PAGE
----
We were talking San Diego.
Let me tell you a bit more about Sarah Bolesworth, Dez’s former partner and business associate in Quality Communications Ltd. Sarah was an ambitious woman, from a very ‘proper’ background, who had rebelled in her late teens and rallied against her ultra-Conservative upbringing, she was a champagne socialist and she was also a right royal bitch. You didn’t cross this woman, she could strip paint with a look and had a way of completely deconstructing someone she was talking to. It wasn’t so much the content of her tirades as the relentlessness of them, this usually crushed even the most obstinate targets of abuse. She was a complete snob, yet she was also a really exceptionally loyal person – if she liked you. Sarah liked me. The problem was being aligned to Sarah at CI was not a position of strength. Despite their personal relationship having run its course, Sarah was still a minority shareholder with QCL, but Dez and his team of accountants were slowly edging her out of the scene. Sarah actually cared quite deeply about the future of the magazine we all worked on. She also saw the importance of having people like me working there because not only did we offer energy and youth that Dez couldn’t offer, we also kept his ego at bay, to a certain extent. Dez related to the old school of comics fans, and while I hardly represented the new breed, I was closer to them and I could understand the industry. Sarah sort of understood it as well, more so than Dez it seemed.
Sarah’s biggest fault was never knowing when to let go of something. If she was right – she was right! I have had the misfortune to be present during some of the most horrendous arguments between these two people. It was uncomfortable, but after about three years I started to get bold and occasionally told them both that this really wasn’t the best of times to be having this argument. I did this very rarely, but it had results. Once, I just saved my work, tidied up my work station in a deliberate way; switched the computer off and collected some stuff to do at home. We were on deadline and suddenly Dez saw what I was doing. "What do you think you're doing?"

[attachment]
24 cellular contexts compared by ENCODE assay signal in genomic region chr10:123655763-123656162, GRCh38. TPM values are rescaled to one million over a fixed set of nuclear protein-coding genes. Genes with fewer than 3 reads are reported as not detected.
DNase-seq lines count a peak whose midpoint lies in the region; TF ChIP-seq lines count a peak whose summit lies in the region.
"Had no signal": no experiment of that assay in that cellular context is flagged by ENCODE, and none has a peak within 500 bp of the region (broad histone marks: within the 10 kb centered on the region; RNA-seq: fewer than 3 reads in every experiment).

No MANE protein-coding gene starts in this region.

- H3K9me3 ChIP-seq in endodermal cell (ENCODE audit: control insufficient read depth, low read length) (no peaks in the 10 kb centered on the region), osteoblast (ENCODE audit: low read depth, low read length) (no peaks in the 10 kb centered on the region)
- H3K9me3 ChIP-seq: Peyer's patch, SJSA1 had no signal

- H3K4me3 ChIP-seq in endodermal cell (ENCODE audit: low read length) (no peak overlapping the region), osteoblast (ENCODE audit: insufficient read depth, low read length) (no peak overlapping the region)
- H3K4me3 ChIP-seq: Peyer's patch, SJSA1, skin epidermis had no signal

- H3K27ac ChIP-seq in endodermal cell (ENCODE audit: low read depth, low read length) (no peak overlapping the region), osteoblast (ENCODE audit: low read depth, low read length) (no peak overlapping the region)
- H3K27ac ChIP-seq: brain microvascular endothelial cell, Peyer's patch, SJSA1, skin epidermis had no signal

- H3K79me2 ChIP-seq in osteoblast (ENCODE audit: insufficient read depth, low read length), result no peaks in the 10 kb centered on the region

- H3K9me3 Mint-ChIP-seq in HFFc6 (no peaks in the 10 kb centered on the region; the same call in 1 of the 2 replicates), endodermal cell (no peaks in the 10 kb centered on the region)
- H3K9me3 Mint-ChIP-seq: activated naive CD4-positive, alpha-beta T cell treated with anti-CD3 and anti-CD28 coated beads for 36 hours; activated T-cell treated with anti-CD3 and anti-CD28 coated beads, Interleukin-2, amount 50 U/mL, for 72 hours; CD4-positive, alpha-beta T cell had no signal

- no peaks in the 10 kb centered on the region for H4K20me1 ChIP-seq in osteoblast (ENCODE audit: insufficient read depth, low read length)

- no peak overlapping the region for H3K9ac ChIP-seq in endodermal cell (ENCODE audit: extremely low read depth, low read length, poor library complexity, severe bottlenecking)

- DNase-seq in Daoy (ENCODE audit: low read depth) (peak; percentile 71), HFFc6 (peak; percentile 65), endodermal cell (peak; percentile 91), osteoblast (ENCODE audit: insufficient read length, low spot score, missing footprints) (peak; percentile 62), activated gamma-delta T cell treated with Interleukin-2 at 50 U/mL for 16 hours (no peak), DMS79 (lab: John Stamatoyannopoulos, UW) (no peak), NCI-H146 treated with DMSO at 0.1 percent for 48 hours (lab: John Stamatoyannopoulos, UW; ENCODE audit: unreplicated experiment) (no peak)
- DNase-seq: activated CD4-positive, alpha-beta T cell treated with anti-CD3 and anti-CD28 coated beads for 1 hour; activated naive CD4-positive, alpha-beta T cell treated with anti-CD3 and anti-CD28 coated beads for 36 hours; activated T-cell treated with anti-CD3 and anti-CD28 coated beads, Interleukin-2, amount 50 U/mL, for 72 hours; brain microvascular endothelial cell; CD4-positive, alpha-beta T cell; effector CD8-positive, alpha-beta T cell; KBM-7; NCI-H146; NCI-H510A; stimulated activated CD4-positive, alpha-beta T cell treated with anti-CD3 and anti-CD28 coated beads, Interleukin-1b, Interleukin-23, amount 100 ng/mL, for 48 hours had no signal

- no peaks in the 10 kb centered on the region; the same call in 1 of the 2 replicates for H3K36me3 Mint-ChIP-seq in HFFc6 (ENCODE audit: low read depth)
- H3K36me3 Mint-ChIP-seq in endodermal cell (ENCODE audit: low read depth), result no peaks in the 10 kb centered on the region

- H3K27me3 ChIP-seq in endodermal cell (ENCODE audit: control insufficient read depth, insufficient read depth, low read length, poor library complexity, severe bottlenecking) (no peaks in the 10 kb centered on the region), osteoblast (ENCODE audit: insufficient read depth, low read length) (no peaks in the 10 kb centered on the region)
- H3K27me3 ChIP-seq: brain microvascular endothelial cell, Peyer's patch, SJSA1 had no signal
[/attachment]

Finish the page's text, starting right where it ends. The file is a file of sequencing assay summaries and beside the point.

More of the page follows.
"I'm going home. I can't work with you two arguing in French so I don't know what the hell you're arguing about. I can do more work at home and I'll be back down in the morning," and I walked out. Dez followed me into the avenue, trying to dissuade me; even Sarah was standing in the doorway apologising. We stood outside for almost an hour before I left; it was one of the first times we had sat together without any pretence; the two of us sitting on bonnets of cars and him not trying to impress me or regale me with another bon mot or anecdote.